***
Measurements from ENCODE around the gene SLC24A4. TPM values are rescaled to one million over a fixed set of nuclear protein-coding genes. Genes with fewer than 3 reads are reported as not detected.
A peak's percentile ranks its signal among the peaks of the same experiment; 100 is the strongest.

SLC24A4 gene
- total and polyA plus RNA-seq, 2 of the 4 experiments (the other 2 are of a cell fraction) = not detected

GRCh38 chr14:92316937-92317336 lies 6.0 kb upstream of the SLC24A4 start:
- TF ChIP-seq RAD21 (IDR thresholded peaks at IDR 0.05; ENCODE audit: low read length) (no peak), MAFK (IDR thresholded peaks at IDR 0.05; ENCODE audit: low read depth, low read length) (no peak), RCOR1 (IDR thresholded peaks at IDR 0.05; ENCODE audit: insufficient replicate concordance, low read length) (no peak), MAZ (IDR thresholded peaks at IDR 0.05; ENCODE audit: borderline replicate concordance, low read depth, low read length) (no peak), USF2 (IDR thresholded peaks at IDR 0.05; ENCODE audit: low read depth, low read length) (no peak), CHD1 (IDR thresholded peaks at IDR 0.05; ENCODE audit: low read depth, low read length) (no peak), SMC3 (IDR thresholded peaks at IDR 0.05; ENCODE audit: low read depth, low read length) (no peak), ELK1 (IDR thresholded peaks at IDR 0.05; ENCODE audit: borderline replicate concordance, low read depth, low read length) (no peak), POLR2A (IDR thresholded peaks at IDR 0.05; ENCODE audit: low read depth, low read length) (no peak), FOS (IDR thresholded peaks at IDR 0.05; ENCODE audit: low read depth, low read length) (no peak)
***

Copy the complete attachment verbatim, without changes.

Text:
Measurements from ENCODE around the gene SLC24A4. TPM values are rescaled to one million over a fixed set of nuclear protein-coding genes. Genes with fewer than 3 reads are reported as not detected.
A peak's percentile ranks its signal among the peaks of the same experiment; 100 is the strongest.

SLC24A4 gene
- total and polyA plus RNA-seq, 2 of the 4 experiments (the other 2 are of a cell fraction) = not detected

GRCh38 chr14:92316937-92317336 lies 6.0 kb upstream of the SLC24A4 start:
- TF ChIP-seq RAD21 (IDR thresholded peaks at IDR 0.05; ENCODE audit: low read length) (no peak), MAFK (IDR thresholded peaks at IDR 0.05; ENCODE audit: low read depth, low read length) (no peak), RCOR1 (IDR thresholded peaks at IDR 0.05; ENCODE audit: insufficient replicate concordance, low read length) (no peak), MAZ (IDR thresholded peaks at IDR 0.05; ENCODE audit: borderline replicate concordance, low read depth, low read length) (no peak), USF2 (IDR thresholded peaks at IDR 0.05; ENCODE audit: low read depth, low read length) (no peak), CHD1 (IDR thresholded peaks at IDR 0.05; ENCODE audit: low read depth, low read length) (no peak), SMC3 (IDR thresholded peaks at IDR 0.05; ENCODE audit: low read depth, low read length) (no peak), ELK1 (IDR thresholded peaks at IDR 0.05; ENCODE audit: borderline replicate concordance, low read depth, low read length) (no peak), POLR2A (IDR thresholded peaks at IDR 0.05; ENCODE audit: low read depth, low read length) (no peak), FOS (IDR thresholded peaks at IDR 0.05; ENCODE audit: low read depth, low read length) (no peak)